Students who have already completed one of these courses, or will do so for their major, should instead select another course in the subject area "2D/3D/4D Techniques and Processes" (below).

    Introduction to Main Concepts, History, and Theory

    3 credits

    Gate course

    Current and Historical Professional Practices 3 credits
    Craft 3–6 credits
    Storytelling & World Building
    • PSAM 2540 Visual Narrative I
    • PSAM 2541 Visual Narrative II
    • PSAM 3533 Illustration in Performance
    • PSAM 2840 Photo Concepts: Narrative
    • PSAM 3263 Projected Environment
    • PSAM 3742 Exploration as Narrative 
    • LLSJ 3800 Virtual Reality Journalism
    • PSAM 3XXX Recursive Reality

      Virtual reality (VR) is currently enjoying a renaissance in public interest and technology. In this class, we prototype novel VR experiences and installations with state-of-the-art hardware while considering usability design and VR sickness mitigation. But underneath the formal interface questions lie aesthetic ones: What does it mean to craft a reality that routinely makes its inhabitants physically sick? Can we resist weaponizing this reality? How do we situate VR in relation to "real reality" — as lamp, as mirror, or as recursive wormhole feeding back on itself? Basic instruction in code and 3D tools facilitate our research.

    • PSAM 2XXX Data-Driven Narrative

      What might the future of Web-based and data-driven narratives look like, and how are storytellers, artists, and creators creating humancentric design for virtual reality? Mixed reality technologies are disrupting the future of human-machine interfaces, unlocking human cognition and perception. Advanced 3D imaging and immersive design will change the way people interact with the Internet, visualize data, and analyze complexity in shared virtual environments. Google, Facebook, the New York Times, and PBS Frontline are investing heavily in virtual reality as a powerful storytelling medium. But who owns the data? Immersive experiences give rise to new questions surrounding data that is physiological and behavioral and have opened up new research in the study of neuroscience in immersive virtual environments. In this class, students discuss the philosophy of VR design and its relationship to input devices and other interaction techniques. The class then covers principles of understanding of human perception and intuitive interaction and discover design principles in immersive environments. Through agile and iterative design workflows, students create compelling Web-based, data-driven immersive experiences.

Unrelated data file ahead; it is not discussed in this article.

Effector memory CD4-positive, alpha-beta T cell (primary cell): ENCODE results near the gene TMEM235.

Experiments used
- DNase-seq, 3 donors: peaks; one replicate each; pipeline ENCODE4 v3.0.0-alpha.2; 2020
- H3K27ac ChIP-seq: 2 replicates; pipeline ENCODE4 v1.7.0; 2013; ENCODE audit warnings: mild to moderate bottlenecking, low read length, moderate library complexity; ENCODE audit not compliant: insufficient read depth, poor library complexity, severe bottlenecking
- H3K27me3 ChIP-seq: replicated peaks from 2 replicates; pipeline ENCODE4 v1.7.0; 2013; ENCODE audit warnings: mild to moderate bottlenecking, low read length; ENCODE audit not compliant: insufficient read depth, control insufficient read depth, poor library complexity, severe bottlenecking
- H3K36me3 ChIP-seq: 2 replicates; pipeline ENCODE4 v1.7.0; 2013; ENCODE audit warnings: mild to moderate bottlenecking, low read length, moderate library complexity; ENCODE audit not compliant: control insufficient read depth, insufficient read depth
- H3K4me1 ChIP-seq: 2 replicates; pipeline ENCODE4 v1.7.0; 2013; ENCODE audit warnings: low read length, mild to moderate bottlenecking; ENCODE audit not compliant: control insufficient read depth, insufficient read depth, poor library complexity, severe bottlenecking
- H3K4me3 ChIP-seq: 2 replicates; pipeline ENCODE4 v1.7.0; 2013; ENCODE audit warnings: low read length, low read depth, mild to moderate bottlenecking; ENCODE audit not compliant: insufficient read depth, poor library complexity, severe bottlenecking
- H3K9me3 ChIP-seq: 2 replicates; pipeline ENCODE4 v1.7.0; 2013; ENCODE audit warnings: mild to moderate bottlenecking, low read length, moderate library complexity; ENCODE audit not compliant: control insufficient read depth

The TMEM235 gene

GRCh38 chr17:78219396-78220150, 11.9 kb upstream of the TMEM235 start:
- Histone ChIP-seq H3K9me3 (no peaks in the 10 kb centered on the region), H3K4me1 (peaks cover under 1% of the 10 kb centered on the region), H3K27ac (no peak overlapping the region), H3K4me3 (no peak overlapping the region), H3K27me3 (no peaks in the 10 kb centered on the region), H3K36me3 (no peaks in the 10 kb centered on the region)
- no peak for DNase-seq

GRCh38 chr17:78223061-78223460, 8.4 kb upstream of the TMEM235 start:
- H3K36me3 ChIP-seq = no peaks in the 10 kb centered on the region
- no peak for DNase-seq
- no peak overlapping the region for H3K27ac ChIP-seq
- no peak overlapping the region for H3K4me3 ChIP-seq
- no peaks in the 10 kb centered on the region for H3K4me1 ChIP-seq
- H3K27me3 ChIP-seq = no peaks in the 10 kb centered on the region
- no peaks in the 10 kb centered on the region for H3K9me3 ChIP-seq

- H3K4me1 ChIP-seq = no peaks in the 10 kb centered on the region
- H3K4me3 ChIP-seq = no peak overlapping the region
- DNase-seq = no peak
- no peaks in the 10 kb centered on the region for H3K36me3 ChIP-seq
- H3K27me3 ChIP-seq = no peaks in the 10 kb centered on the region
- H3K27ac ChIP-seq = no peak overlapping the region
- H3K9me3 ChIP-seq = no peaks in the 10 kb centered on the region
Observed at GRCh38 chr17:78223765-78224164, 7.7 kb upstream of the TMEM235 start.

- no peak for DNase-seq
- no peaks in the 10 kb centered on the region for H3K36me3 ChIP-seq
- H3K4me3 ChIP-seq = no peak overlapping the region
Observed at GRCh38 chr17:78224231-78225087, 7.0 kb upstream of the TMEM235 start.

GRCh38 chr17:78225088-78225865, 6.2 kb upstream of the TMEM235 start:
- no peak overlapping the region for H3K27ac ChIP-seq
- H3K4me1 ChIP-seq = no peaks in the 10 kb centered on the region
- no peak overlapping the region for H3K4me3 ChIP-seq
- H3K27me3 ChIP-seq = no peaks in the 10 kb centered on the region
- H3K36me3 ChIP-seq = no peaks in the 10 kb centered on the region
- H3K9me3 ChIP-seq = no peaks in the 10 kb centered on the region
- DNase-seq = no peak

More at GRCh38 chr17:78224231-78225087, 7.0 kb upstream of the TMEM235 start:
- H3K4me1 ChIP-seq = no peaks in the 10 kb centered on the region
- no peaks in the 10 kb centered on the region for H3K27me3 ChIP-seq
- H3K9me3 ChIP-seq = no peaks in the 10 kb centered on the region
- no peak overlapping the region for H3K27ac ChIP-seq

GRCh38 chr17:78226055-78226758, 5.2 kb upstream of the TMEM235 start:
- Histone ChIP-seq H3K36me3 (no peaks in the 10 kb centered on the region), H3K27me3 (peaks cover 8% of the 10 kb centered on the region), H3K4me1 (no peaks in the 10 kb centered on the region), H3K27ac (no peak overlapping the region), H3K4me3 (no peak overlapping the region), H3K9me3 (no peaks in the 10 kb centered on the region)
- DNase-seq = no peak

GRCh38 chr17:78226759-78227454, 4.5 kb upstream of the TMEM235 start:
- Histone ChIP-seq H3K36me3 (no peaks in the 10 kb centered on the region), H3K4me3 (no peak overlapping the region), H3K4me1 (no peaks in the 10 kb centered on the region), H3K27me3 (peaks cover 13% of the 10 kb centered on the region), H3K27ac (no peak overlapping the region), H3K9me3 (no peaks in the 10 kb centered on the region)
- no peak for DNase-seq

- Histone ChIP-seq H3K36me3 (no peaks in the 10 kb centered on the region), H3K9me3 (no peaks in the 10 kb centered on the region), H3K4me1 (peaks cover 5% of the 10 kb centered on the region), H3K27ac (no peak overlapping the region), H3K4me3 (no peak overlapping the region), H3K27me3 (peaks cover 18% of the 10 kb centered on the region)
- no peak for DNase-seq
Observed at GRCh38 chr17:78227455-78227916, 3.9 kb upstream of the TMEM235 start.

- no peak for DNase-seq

3–6 credits


    Minors are available to undergraduate students across The New School except those students at Lang and in the Bachelor's Program for Adults and Transfer Students who are completing a self-designed BA or BS in Liberal Arts, who are not permitted to declare minors. For students at Lang or in the Bachelor's Program for Adults and Transfer Students who are interested in pursuing deeper study of this subject area, opportunities are available through the self-designed major in Liberal Arts. To explore this option, contact an academic advisor or read more information about self-designed options for Lang or the Bachelor's Program for Adults and Transfer Students.
    For questions regarding this minor’s curriculum, including requests for course substitutions, please contact Anezka Sebek, associate professor, at